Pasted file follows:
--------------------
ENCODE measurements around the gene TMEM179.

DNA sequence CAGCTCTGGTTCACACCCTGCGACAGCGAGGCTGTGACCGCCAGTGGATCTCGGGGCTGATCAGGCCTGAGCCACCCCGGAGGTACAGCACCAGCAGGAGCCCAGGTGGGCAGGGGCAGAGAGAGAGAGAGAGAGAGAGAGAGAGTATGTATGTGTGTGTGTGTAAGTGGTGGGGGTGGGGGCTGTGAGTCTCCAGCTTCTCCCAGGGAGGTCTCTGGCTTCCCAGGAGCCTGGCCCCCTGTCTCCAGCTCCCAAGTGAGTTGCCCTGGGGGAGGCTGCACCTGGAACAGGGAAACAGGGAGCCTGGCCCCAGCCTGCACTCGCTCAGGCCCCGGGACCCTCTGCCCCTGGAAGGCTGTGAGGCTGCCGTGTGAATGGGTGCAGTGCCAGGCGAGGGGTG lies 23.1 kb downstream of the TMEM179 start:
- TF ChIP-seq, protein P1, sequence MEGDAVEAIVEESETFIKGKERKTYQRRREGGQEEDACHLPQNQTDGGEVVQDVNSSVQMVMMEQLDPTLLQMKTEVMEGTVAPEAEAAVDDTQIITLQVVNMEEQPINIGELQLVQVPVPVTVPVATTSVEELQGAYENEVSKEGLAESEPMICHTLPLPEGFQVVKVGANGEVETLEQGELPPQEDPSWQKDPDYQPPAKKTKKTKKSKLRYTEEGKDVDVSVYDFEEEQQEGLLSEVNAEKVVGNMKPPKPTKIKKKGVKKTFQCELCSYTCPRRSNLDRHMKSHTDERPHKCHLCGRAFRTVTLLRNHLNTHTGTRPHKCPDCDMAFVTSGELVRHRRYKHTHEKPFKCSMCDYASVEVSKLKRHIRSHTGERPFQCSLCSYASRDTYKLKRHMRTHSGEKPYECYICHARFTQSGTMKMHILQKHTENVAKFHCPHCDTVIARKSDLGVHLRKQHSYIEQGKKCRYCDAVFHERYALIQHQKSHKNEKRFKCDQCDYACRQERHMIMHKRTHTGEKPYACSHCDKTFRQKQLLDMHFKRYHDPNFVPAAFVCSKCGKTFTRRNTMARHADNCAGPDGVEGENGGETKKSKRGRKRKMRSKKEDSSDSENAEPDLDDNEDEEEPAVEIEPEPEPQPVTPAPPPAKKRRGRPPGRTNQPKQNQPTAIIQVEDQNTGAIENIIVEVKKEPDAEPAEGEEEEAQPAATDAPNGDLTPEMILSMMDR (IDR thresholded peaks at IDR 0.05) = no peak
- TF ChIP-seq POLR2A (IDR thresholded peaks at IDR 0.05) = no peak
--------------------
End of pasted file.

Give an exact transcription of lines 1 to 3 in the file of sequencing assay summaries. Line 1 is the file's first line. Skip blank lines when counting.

ENCODE measurements around the gene TMEM179.

DNA sequence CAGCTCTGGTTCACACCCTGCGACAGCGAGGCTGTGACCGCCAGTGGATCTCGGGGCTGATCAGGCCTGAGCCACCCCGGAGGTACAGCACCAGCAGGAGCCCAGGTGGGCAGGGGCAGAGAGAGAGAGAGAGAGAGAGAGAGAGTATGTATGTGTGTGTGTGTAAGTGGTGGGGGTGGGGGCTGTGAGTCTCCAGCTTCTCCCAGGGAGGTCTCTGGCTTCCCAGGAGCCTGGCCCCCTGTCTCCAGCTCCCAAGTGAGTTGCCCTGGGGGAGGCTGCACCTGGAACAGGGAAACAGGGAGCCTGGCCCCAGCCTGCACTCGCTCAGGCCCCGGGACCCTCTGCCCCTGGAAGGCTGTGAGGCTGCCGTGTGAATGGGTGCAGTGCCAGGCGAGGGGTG lies 23.1 kb downstream of the TMEM179 start:
- TF ChIP-seq, protein P1, sequence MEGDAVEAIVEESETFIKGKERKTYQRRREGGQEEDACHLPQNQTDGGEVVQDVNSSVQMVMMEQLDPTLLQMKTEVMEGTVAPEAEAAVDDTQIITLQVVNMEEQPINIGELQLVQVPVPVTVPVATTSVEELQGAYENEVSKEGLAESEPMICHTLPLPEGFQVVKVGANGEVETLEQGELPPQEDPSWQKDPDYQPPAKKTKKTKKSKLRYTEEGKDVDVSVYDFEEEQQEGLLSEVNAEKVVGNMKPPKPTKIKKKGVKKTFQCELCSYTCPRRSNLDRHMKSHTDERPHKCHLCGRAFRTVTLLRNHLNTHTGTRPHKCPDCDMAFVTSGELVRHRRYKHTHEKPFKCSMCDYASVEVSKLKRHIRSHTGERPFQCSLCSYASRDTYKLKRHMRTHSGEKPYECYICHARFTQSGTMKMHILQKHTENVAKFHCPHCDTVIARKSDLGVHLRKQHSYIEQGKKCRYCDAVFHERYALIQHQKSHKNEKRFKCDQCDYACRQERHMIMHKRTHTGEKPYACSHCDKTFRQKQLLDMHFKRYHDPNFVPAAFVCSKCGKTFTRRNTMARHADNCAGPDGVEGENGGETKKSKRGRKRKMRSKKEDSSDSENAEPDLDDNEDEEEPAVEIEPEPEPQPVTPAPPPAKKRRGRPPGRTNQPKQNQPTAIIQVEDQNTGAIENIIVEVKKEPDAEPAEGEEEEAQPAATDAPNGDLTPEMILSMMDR (IDR thresholded peaks at IDR 0.05) = no peak